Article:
Our needs make us feel this. Our sins and sorrows give us perpetual errands to the throne. This valley of tears is ever before our eyes, and thorns and briars are perpetually springing up in it, that rend and tear our flesh. We need a real friend. Have you not sometimes tossed to and fro upon your weary couch, and almost cried aloud, "O that I had a friend!" You may have received cruel blows from one whom you regarded as a real friend; but you have been cruelly deceived. You feel now you have no one to take care of you or love you, and whom you can love again; and your heart sighs for a friend who shall be a friend indeed. The widow, the orphan, the friendless, the deserted one, all keenly and deeply feel this. But if grace has touched your heart, you feel that though all men forsake you, there is the Friend of sinners, a Brother born for adversity, a Friend who loves at all times, who will never leave or forsake you.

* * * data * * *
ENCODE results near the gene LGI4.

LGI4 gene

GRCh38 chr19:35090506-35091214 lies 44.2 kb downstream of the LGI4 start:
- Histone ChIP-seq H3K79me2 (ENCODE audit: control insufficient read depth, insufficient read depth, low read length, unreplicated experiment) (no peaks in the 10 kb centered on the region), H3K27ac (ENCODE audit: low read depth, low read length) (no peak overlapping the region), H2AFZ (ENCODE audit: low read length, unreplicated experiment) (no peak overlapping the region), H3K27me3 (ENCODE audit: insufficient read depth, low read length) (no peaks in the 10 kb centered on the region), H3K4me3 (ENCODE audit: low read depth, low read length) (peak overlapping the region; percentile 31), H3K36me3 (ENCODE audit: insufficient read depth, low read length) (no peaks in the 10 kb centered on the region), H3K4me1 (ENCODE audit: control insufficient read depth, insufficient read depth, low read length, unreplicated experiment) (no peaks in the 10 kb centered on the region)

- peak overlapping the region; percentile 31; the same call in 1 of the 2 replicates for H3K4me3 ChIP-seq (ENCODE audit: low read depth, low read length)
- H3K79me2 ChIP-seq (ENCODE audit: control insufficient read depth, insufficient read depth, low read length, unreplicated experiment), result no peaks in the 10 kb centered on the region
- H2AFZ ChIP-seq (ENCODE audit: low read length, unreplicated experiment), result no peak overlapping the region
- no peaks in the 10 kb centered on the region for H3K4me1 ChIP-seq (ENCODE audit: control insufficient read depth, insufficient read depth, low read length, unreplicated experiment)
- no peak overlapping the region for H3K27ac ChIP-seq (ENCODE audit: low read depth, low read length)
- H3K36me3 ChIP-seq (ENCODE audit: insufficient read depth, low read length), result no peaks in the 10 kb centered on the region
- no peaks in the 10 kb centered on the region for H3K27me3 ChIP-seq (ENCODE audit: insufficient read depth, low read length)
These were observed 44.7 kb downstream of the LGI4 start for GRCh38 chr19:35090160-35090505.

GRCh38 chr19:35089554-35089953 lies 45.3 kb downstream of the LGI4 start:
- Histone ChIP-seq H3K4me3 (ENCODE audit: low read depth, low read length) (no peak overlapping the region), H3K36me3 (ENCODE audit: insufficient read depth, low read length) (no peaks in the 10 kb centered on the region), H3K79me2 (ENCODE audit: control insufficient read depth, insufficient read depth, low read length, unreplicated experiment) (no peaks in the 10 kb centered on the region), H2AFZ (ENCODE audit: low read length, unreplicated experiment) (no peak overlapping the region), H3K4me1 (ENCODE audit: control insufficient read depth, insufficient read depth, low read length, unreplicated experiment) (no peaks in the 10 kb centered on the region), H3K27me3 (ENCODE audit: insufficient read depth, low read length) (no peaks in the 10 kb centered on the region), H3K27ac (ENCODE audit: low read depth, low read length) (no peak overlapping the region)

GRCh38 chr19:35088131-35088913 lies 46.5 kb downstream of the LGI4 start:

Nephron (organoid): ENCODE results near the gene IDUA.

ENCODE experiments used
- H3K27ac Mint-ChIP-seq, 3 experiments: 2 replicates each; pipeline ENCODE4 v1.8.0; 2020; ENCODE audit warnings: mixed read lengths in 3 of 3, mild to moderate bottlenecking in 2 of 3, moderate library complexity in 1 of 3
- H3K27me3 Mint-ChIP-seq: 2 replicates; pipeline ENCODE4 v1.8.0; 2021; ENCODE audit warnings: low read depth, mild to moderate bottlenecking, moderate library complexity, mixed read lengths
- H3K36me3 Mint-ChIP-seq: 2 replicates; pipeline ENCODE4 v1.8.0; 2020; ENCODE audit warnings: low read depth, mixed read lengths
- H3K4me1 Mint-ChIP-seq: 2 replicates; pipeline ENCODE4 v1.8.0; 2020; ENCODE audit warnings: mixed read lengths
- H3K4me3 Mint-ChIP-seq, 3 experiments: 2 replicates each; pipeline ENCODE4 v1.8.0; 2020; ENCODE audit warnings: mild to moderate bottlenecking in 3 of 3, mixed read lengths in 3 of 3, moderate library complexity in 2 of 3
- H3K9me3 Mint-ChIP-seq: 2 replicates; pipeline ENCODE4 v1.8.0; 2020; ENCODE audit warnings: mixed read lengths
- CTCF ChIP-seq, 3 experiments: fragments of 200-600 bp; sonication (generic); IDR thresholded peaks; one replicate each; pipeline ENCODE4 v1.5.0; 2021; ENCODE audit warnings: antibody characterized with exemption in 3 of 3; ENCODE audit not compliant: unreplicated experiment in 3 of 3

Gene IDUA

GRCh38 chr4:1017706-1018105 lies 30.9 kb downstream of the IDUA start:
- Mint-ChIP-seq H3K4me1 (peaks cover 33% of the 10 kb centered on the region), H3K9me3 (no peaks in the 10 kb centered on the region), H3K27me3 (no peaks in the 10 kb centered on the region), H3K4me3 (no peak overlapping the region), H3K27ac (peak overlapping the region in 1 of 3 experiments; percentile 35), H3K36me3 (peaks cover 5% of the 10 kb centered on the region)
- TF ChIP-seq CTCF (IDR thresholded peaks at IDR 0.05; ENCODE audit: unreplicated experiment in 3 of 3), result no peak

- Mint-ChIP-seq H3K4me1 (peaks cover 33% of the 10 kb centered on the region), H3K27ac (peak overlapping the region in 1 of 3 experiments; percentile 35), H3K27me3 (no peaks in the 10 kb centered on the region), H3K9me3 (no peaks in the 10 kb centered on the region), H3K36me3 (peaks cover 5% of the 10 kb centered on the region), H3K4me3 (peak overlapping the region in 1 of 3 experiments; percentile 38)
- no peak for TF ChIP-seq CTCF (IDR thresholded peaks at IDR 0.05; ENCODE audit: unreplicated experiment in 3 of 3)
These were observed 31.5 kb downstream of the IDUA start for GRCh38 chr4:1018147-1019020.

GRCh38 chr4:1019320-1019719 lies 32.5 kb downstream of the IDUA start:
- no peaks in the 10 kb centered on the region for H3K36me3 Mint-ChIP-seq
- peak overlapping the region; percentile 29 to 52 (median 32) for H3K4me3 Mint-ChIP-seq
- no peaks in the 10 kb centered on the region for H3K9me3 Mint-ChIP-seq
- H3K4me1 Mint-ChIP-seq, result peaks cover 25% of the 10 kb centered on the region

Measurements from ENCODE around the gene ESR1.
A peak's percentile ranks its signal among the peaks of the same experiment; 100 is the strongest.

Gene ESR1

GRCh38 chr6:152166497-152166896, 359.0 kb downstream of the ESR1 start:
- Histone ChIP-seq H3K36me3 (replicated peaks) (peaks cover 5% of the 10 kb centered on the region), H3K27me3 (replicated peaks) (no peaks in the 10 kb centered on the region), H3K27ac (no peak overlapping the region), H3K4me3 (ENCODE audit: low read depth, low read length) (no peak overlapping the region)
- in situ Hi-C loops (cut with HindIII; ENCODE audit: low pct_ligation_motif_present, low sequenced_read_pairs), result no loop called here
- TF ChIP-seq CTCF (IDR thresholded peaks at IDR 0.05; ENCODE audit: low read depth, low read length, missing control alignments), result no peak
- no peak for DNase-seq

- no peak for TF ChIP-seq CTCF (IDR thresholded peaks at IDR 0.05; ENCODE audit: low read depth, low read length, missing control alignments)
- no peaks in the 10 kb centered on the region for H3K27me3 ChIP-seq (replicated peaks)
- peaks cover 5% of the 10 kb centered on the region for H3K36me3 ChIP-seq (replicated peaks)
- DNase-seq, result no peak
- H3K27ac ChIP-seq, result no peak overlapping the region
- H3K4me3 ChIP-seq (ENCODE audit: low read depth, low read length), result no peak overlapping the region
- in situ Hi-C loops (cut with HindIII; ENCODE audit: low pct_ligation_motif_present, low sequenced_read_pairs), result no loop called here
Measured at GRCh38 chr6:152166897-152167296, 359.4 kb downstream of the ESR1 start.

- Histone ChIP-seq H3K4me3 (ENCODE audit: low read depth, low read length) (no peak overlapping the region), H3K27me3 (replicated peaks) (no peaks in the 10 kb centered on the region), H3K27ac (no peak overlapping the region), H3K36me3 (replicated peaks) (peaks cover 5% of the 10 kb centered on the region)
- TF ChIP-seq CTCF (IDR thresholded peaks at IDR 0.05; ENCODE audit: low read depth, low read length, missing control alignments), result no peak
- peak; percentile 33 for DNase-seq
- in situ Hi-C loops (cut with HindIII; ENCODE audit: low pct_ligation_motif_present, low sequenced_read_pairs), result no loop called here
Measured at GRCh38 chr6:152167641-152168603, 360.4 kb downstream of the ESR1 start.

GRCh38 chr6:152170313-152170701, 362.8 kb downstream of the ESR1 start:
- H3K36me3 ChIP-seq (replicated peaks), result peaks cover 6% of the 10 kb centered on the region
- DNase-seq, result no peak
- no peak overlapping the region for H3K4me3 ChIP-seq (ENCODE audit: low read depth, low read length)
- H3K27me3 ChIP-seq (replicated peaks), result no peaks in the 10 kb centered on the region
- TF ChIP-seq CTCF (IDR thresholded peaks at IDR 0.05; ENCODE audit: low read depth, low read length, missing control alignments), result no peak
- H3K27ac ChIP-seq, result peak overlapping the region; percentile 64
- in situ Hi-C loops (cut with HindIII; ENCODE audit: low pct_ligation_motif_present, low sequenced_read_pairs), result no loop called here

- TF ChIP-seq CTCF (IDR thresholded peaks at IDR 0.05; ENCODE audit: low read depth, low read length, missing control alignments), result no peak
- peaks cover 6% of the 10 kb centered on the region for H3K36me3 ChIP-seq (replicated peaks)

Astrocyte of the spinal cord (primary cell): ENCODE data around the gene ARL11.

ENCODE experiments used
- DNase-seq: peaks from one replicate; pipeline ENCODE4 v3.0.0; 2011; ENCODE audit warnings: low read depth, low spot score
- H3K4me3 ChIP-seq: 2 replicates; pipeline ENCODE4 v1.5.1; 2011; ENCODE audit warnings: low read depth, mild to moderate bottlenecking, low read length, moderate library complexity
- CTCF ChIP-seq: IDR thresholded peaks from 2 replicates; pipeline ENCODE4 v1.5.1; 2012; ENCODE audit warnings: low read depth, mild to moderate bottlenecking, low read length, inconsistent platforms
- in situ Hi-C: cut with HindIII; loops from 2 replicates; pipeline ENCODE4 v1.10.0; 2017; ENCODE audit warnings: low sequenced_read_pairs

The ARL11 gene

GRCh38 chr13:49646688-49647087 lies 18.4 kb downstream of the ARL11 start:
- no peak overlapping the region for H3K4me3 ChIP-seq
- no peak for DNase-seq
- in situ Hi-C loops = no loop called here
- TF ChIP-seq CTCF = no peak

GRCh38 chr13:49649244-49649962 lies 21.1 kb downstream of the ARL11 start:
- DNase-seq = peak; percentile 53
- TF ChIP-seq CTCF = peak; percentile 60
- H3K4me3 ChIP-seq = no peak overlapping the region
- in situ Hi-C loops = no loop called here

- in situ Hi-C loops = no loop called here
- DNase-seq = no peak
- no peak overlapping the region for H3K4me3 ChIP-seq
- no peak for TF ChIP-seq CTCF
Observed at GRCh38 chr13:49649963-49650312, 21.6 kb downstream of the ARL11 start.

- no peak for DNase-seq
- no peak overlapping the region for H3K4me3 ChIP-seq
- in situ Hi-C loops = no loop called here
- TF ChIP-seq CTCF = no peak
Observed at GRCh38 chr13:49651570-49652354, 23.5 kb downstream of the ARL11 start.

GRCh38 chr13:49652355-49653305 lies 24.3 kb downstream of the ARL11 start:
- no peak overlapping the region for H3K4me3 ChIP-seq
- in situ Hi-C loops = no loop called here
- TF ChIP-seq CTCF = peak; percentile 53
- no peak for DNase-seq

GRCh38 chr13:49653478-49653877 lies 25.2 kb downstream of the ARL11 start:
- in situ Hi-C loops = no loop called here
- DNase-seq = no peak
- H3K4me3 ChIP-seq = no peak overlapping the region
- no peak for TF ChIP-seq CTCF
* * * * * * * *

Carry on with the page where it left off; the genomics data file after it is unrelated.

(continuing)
But we need this friend to be almighty, for no other can suit our case—he must be a divine Friend. For who but God can see us wherever we are? What but a divine eye can read our thoughts? What but a divine ear can hear our petitions? And what but a divine hand can stretch itself forth and deliver? Thus the Deity of Christ is no dry, barren speculation, no mere Bible truth, but an experience wrought powerfully into a believer"s inmost soul. Happy soul! happy season! when you can say with the Church, "This is my beloved, and this is my friend, O daughters of Jerusalem" ( Song of Solomon 5:16).